This tastes so good. It really does. And it’s SO EASY TO MAKE.
I was hanging out with some folks and a question was brought up: how do eat ice cream if you avoid dairy? Well, there are a few answers, namely two: you can either spend about $6 a pint for some additive and starch-laden “coconut milk” type thing, that tastes more like a frozen ice block with stevia than ice cream, in my opinion, or you can make your own. And the latter is actually less expensive and even time consuming than reading through all of the ingredients on the former.
You know you live in Los Angeles when if you have not had at least 6 decent tacos in a week, well, you’re probably in a coma. And dreaming of tacos in said coma.
As someone who eats gluten-free, tacos are not only a cheap and easy one of the most delicious (yes cheap) things to find for lunch or dinner or after drinks munchy food, but they’re EVERYWHERE. And so damn good and authentic.
So, let’s say you’re not on a liquid-incited rampage to find grub and you are choosing the civilized route to tacos in a taqueria. You will notice, in proper establishments, that there are a variety of salsas and topping to choose from: radishes, chipotle, limes, pico de gallo, and then this salsa that is green and kind of looks like a runny guacamole but you know it’s not because you had to pay $2 for your side of guacamole already. What is that?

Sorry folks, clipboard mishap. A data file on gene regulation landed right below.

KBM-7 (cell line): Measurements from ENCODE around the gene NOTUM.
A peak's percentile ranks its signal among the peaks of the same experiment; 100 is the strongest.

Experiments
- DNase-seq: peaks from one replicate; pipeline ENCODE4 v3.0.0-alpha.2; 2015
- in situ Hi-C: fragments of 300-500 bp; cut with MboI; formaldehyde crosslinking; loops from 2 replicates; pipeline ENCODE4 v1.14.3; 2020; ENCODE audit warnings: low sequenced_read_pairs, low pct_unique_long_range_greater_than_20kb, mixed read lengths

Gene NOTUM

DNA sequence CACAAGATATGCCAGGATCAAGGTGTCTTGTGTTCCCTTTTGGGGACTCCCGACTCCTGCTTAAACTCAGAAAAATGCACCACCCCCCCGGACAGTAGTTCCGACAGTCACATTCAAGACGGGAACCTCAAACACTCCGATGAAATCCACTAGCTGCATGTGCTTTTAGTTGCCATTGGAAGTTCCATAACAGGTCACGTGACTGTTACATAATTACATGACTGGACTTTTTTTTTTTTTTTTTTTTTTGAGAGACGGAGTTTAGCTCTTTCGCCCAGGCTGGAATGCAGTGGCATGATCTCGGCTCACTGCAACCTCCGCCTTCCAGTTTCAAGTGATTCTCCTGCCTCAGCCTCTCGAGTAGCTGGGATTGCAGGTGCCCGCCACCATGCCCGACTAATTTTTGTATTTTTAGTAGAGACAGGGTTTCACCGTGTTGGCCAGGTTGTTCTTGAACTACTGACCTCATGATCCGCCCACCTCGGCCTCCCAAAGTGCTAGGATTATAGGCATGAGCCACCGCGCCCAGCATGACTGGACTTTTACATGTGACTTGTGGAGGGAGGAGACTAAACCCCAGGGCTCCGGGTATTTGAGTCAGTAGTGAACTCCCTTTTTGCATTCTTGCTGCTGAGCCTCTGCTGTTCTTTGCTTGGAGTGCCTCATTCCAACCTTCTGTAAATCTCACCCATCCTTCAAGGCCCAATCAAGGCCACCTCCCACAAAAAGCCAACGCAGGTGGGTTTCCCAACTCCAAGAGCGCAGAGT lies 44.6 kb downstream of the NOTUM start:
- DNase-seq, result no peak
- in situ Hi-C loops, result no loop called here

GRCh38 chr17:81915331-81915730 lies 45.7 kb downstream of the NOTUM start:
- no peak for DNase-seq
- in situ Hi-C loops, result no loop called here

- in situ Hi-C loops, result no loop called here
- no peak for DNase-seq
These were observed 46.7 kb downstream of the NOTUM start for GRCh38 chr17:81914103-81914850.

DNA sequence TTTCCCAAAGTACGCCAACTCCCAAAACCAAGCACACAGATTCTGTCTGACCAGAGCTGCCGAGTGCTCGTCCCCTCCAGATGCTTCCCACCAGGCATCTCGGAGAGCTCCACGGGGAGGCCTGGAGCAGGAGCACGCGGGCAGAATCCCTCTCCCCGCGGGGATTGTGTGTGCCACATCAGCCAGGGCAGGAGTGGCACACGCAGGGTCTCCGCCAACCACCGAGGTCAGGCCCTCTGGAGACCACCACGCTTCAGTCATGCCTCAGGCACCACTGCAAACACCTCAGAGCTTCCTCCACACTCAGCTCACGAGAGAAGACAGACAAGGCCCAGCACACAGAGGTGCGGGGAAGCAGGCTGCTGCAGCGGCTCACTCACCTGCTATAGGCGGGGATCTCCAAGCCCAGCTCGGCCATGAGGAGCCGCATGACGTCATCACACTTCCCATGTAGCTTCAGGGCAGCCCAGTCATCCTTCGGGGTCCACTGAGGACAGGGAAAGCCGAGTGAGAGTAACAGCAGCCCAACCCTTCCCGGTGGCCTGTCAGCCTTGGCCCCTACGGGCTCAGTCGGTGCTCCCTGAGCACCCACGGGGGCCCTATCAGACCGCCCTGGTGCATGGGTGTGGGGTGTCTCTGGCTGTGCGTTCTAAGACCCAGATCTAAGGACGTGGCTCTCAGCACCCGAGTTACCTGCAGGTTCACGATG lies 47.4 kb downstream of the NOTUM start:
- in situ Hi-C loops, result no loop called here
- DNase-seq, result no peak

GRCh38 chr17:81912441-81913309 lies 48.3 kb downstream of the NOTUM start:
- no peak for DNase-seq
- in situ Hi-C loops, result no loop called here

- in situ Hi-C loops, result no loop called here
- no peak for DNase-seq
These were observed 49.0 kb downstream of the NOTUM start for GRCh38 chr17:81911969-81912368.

That, my friends, is tomatillo. And it’s delicious.
Asparagus can be an easy thing to mess up for something so potentially delicious. The bane of these green sticks, I’ll say, come from the fibrous bottoms, the inverse of the flower-like sweet goodness of their tips. It can get really chewy if cooked incorrectly, and I don’t think anybody’s stomach likes digesting gnarly plant fiber your teeth can’t even chew.
A friend I made in Joshua Tree recently told me that, “It’s not what you put into your mouth, but what comes out of it.”
While I completely agree, it is certainly cyclical the relation between me putting things in my mouth and the thoughts that come out. For instance, sometimes when I eat corn, I wake up the next day bloated as if I were punched in the face.
As promised, I am sharing with you my shopping list for what I packed to survive in the high desert alone for 2 weeks without any grocery shopping whatsoever. I was very relieved that my initial shopping list that I’ve shared below and game plan was successful, as you can see from the video I was quite literally in the middle of nowhere. Not even a grocery store in town.
My game plan was pretty simple: start with fresh foods that I eat right away, then move onto canned, dried, and frozen goods. It worked swimmingly, and I have to say that knowing that I had a limited supply and had to “ration” (not starve, just not eat everything anytime I wanted) was very meditative and made me appreciate trying different flavor combinations with the same ingredients!